The US Patent and Trademark Office (USPTO) is currently considering a proposal to allow amendments to the identifications of goods/services in a trademark registration because of technological changes in how the goods/services are offered to the public. Amendments would be granted only where the underlying content or subject matter of the goods/services has not changed. The full proposal is available here. The USPTO is seeking public comment on the proposal through November 3. Interested parties should send their comments to TMPolicy@uspto.gov with the subject line "Technology Evolution."

Executive Summary

In most cases, a trademark registration can be amended for good cause provided that the amendment does not materially alter the character of the mark. Currently, a registration owner can file an amendment to the identification of goods/services in order to restrict the identification or to change it in ways that would not require republication of the mark. However, a registration cannot be amended to add goods/services.

Recently, registration owners have sought to amend the identification of goods/services where technological advancement has changed the manner or medium by which their goods/services are offered to the public. Examples include changing "Class 9 items featuring music (e.g., audio cassettes, audio tapes, disks, diskettes, vinyl records, etc.) to musical sound recordings in Class 9" and changing "Class 16 printed magazines to providing on-line magazines in Class 41." The USPTO has rejected these types of amendments, claiming that they would increase a mark's scope of protection without providing adequate notice to the public. Registration owners have replied that, because the core goods/services remain the same and only the manner or medium has changed, there is no increase in a registration's scope, nor is there any adverse effect on public notice.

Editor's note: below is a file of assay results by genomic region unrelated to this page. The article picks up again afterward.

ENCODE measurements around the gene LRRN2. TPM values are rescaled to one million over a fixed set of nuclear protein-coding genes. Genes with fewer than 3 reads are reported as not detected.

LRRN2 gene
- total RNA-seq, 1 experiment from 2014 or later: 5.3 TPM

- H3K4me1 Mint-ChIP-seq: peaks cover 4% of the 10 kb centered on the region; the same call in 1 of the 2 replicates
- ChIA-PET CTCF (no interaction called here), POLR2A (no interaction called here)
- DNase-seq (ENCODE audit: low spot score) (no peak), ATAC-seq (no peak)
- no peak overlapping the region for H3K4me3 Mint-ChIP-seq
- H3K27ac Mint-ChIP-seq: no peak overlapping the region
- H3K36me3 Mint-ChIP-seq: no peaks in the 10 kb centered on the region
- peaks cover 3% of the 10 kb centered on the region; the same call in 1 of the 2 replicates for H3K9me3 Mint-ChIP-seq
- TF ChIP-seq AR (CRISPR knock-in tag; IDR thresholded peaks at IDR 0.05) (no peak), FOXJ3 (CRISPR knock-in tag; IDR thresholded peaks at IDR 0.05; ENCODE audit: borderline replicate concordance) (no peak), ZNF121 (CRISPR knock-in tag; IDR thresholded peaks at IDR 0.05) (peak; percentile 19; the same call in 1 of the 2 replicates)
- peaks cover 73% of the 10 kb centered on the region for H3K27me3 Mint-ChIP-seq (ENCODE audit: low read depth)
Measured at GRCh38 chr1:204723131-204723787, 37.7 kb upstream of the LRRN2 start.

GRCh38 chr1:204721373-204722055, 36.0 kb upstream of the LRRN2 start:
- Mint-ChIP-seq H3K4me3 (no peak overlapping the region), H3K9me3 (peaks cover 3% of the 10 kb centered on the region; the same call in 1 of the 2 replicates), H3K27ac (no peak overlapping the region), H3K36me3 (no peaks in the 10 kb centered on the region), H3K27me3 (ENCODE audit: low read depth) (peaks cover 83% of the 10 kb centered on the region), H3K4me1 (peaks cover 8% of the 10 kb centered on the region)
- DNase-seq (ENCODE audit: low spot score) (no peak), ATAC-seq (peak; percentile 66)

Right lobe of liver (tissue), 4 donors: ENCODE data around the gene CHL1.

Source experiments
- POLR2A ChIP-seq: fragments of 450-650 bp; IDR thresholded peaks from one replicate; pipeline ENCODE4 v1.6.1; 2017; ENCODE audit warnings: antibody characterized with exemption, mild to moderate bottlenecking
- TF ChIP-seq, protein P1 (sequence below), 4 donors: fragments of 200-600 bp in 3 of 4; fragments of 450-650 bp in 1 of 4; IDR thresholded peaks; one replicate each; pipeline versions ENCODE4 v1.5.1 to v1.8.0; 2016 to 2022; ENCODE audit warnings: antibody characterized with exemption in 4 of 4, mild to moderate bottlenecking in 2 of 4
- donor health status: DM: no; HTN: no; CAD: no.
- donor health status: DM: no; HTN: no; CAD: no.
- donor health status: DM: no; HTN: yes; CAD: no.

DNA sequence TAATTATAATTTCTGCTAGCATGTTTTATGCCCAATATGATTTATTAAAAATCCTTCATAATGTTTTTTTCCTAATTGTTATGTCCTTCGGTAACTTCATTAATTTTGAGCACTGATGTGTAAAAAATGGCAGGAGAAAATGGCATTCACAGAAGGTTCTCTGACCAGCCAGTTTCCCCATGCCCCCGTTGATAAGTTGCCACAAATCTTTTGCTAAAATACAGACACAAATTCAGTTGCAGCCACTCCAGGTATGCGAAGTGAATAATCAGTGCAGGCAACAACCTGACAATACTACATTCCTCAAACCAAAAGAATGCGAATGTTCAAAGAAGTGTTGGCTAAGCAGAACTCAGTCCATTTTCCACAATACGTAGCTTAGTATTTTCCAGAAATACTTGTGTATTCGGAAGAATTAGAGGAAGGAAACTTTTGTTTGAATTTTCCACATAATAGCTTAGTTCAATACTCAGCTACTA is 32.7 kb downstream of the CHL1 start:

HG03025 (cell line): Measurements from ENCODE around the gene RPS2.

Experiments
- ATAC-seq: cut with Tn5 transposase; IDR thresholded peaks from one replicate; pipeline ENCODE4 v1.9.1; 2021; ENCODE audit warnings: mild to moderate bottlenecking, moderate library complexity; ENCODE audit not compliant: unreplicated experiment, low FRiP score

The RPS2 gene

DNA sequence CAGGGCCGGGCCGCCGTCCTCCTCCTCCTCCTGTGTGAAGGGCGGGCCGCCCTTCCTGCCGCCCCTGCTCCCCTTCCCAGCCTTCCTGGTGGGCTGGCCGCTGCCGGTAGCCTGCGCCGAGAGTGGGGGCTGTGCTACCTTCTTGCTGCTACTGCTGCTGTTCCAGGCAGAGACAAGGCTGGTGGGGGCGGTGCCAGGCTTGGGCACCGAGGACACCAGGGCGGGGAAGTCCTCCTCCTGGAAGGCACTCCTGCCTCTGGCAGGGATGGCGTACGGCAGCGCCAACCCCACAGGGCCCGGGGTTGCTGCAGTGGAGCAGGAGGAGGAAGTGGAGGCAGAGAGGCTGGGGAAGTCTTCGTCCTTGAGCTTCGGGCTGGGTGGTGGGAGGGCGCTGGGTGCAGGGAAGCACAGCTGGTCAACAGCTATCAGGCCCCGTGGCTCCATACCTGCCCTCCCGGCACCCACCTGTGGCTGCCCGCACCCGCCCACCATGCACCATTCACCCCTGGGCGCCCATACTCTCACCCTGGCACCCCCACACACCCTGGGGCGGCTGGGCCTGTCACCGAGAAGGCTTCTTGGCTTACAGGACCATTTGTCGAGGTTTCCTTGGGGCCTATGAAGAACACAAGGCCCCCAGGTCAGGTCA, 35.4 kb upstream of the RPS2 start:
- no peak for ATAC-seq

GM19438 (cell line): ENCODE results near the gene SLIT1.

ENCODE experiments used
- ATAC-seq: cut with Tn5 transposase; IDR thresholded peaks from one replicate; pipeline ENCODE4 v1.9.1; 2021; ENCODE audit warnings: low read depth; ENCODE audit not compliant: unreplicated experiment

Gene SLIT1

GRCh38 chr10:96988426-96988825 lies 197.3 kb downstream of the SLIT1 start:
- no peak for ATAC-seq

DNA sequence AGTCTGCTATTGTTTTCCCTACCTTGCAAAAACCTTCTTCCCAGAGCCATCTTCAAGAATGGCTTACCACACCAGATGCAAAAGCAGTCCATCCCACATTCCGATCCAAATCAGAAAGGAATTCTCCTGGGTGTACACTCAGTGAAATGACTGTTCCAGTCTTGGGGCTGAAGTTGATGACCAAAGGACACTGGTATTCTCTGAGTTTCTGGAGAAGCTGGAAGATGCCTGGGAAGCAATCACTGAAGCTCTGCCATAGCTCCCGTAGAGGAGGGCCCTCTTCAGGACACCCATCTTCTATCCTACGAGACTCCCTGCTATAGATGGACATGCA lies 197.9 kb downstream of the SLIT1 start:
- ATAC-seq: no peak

Consequently, the USPTO is proposing a change in its practice. The USPTO is seeking public comment on a proposal to allow amendments to be filed to the identification of goods/services "based on changes in the manner or medium by which products and services are offered for sale and provided to consumers due to evolving technology if the underlying content or subject matter has not changed."

Proposed Change in Practice

1. Waiver of the "Applicable Scope" Rule

Under the proposal, a petitioner would request a waiver of the "applicable scope" rule (Trademark Rule 2.71(a) for pre-registration; Trademark Rule 2.173(e) for post-registration). The director of the USPTO may grant the waiver where: (1) an extraordinary situation exists, (2) justice requires, and (3) no other party is injured. To satisfy the first two prongs, a petitioner would have to declare the following:

  • Based on changes in the manner or medium by which products and services are offered for sale and provided to consumers due to evolving technology, [the petitioner] cannot show use on the original goods/services;
  • The petitioner still uses the mark on other goods/services reflecting the evolved technology and the underlying content or subject matter remains unchanged; and